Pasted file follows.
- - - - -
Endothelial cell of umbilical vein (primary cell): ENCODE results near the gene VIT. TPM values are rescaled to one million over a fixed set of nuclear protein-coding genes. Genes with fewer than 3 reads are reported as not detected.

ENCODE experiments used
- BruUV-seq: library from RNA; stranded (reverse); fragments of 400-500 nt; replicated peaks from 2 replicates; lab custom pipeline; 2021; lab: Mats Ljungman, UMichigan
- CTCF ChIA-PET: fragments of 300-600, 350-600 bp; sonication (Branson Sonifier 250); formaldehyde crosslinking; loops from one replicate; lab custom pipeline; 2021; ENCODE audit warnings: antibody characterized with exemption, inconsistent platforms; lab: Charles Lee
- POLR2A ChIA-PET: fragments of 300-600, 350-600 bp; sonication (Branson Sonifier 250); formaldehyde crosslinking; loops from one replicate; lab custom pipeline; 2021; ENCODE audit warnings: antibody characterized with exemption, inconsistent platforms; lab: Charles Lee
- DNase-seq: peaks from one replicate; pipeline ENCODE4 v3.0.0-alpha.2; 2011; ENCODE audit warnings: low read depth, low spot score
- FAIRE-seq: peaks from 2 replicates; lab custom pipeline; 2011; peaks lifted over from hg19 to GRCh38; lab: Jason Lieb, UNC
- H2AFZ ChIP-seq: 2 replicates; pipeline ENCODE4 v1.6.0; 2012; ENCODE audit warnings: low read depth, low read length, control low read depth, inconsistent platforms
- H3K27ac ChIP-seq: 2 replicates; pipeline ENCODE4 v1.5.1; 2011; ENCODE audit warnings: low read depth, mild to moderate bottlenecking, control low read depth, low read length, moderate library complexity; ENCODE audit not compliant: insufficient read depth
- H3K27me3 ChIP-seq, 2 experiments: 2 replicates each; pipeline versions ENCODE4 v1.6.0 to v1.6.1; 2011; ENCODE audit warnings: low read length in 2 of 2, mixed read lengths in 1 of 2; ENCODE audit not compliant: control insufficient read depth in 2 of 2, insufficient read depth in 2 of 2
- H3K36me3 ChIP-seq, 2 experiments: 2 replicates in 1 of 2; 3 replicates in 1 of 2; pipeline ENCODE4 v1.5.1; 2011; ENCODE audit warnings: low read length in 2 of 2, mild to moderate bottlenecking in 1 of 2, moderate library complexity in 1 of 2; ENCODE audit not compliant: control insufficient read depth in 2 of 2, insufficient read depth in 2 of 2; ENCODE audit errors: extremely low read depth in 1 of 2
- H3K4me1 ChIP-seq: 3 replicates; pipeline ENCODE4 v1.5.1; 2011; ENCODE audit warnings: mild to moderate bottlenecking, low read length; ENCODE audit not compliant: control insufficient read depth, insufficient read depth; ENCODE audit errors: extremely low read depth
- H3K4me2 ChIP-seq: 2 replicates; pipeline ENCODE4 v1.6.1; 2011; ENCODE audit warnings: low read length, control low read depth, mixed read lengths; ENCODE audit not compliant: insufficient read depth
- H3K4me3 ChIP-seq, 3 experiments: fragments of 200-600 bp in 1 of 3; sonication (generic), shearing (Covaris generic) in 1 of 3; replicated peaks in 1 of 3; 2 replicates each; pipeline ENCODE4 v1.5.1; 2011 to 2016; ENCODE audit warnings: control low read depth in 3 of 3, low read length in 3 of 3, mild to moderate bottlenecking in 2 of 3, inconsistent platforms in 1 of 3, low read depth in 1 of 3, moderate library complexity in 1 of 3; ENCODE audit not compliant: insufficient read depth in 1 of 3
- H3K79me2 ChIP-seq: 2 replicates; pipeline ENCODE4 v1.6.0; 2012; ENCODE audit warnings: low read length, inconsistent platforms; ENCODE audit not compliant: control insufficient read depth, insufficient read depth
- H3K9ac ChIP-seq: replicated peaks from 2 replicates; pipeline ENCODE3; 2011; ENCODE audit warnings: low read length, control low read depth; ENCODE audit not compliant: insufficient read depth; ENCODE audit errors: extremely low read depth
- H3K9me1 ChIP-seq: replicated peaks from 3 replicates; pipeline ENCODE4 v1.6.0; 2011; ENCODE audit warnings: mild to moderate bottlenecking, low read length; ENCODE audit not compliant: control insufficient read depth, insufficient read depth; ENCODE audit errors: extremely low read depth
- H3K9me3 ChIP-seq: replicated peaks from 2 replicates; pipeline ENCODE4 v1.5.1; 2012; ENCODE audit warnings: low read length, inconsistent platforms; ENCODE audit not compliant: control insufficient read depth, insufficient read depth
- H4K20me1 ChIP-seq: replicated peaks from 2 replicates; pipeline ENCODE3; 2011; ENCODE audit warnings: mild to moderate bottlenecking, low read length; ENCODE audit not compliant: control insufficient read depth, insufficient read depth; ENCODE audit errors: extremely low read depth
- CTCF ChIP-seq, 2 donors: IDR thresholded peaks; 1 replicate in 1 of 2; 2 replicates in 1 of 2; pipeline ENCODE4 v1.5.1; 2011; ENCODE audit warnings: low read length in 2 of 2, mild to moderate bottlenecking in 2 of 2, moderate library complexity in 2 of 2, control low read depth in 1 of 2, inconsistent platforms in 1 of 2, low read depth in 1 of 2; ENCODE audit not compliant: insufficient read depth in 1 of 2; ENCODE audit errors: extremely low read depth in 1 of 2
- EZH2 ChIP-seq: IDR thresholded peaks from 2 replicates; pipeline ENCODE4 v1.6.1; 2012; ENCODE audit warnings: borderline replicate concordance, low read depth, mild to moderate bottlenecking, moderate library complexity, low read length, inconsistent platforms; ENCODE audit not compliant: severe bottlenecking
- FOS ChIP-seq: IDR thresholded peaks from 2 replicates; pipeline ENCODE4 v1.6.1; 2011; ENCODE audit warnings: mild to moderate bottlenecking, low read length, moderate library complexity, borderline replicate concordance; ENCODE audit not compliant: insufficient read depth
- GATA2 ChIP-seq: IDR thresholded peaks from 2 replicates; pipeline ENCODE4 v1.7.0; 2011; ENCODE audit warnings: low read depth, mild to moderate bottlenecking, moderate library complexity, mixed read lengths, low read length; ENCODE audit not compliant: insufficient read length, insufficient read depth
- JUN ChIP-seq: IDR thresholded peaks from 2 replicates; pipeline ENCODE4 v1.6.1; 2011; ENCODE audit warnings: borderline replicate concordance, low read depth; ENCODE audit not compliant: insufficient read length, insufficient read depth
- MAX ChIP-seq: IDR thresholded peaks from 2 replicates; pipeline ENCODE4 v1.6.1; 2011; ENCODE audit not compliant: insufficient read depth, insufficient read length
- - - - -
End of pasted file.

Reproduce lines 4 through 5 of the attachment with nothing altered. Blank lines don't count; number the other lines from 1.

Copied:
- CTCF ChIA-PET: fragments of 300-600, 350-600 bp; sonication (Branson Sonifier 250); formaldehyde crosslinking; loops from one replicate; lab custom pipeline; 2021; ENCODE audit warnings: antibody characterized with exemption, inconsistent platforms; lab: Charles Lee
- POLR2A ChIA-PET: fragments of 300-600, 350-600 bp; sonication (Branson Sonifier 250); formaldehyde crosslinking; loops from one replicate; lab custom pipeline; 2021; ENCODE audit warnings: antibody characterized with exemption, inconsistent platforms; lab: Charles Lee